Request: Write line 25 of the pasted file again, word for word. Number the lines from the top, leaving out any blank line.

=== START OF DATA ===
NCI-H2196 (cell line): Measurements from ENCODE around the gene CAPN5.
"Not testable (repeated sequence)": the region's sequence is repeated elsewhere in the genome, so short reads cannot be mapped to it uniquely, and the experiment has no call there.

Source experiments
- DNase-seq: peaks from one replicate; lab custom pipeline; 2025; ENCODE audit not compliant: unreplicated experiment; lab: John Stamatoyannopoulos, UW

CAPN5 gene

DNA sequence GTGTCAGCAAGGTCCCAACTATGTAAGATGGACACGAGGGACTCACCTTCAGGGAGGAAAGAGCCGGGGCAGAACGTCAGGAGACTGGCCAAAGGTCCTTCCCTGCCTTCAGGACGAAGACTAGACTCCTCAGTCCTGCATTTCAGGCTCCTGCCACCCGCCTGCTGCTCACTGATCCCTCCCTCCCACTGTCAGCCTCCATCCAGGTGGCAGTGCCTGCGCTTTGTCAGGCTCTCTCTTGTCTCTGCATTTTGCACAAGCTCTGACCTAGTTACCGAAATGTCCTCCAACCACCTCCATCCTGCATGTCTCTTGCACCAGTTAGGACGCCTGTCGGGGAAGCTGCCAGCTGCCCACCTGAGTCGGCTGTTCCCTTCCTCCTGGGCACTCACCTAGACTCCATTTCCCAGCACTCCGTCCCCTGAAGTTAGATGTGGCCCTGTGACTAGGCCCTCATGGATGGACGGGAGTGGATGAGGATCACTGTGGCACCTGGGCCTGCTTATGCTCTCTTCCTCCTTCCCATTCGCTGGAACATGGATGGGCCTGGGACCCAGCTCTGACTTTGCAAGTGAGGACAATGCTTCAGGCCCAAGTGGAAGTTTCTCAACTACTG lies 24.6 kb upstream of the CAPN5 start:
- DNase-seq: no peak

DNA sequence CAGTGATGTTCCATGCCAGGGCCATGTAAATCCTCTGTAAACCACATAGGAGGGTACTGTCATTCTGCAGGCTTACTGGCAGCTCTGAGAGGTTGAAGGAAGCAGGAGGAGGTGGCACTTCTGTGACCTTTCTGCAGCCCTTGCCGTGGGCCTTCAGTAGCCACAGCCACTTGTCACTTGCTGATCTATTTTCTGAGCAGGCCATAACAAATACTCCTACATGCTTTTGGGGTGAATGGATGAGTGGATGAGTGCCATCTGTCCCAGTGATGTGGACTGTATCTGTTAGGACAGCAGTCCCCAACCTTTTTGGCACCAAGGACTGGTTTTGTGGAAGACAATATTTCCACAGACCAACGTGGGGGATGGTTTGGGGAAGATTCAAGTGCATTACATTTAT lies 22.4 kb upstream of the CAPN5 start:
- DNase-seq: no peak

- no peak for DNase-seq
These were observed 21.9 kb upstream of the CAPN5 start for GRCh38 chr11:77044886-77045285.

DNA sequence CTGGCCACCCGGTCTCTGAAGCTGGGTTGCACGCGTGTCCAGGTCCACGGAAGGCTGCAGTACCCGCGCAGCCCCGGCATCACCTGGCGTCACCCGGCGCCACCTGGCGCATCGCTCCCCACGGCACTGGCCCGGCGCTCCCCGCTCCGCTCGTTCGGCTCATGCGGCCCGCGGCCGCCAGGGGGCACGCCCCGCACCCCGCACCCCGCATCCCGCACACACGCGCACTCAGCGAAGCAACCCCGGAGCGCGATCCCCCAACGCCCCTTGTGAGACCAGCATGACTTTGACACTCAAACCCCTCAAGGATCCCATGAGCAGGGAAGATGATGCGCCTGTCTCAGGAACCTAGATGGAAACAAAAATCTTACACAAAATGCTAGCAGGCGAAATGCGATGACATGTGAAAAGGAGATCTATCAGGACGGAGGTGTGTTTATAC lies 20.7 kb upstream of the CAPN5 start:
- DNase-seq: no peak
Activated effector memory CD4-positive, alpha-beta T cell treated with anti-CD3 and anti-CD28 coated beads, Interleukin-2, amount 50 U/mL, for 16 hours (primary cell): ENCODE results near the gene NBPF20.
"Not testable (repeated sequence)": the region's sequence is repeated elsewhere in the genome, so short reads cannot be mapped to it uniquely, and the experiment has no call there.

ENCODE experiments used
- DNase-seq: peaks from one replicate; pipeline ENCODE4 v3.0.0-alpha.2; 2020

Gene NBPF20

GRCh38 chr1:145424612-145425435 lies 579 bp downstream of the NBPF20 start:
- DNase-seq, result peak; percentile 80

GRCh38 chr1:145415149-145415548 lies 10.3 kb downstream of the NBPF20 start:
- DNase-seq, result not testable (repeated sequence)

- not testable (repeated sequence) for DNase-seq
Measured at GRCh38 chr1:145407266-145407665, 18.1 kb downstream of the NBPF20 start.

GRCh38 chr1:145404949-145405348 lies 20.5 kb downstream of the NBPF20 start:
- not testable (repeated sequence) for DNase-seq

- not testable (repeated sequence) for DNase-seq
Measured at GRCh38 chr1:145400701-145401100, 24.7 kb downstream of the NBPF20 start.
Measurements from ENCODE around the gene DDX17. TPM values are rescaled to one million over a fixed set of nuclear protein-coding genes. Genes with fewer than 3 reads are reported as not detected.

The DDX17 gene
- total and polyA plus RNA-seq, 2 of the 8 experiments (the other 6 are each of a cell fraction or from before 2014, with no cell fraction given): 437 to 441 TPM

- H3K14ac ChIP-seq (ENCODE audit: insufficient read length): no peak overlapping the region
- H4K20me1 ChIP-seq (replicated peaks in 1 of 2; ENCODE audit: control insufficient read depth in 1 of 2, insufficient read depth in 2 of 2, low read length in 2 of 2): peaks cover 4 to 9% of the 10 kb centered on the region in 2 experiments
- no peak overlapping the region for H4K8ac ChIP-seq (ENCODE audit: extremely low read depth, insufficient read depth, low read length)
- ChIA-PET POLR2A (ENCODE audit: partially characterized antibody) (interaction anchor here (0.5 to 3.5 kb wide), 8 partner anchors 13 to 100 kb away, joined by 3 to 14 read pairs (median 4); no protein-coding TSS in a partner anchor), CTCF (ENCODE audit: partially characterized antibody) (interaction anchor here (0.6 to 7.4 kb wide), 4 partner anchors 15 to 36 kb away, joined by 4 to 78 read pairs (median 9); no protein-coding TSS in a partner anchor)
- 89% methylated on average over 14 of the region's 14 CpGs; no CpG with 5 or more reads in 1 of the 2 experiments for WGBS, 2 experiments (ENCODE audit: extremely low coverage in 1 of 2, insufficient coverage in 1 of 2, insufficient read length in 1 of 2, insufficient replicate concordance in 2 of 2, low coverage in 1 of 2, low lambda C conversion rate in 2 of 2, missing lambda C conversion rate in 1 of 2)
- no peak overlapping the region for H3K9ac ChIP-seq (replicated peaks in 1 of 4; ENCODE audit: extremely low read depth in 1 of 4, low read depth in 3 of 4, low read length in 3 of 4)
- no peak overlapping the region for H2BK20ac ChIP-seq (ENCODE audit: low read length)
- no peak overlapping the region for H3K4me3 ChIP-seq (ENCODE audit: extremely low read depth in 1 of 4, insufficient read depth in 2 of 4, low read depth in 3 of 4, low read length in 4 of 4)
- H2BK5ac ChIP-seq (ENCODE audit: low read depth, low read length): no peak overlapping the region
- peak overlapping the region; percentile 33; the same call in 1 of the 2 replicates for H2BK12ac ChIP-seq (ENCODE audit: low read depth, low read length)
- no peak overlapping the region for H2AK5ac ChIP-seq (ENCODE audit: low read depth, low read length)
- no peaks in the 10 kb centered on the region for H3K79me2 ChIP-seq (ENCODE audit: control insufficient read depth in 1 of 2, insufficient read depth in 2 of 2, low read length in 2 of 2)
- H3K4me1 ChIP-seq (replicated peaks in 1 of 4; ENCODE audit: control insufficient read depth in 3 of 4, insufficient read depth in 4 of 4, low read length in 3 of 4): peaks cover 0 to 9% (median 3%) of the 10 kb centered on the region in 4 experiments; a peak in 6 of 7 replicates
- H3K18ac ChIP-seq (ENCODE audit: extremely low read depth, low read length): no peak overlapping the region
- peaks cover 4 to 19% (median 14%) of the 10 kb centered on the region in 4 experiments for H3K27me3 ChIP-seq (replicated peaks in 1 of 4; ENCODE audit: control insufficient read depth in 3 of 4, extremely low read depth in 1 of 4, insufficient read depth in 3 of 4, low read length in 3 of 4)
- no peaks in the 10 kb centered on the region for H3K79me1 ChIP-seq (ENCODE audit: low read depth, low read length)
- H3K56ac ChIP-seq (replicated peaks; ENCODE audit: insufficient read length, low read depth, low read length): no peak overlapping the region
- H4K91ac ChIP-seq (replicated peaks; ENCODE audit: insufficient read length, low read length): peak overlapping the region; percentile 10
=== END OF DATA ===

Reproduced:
GRCh38 chr1:145404949-145405348 lies 20.5 kb downstream of the NBPF20 start: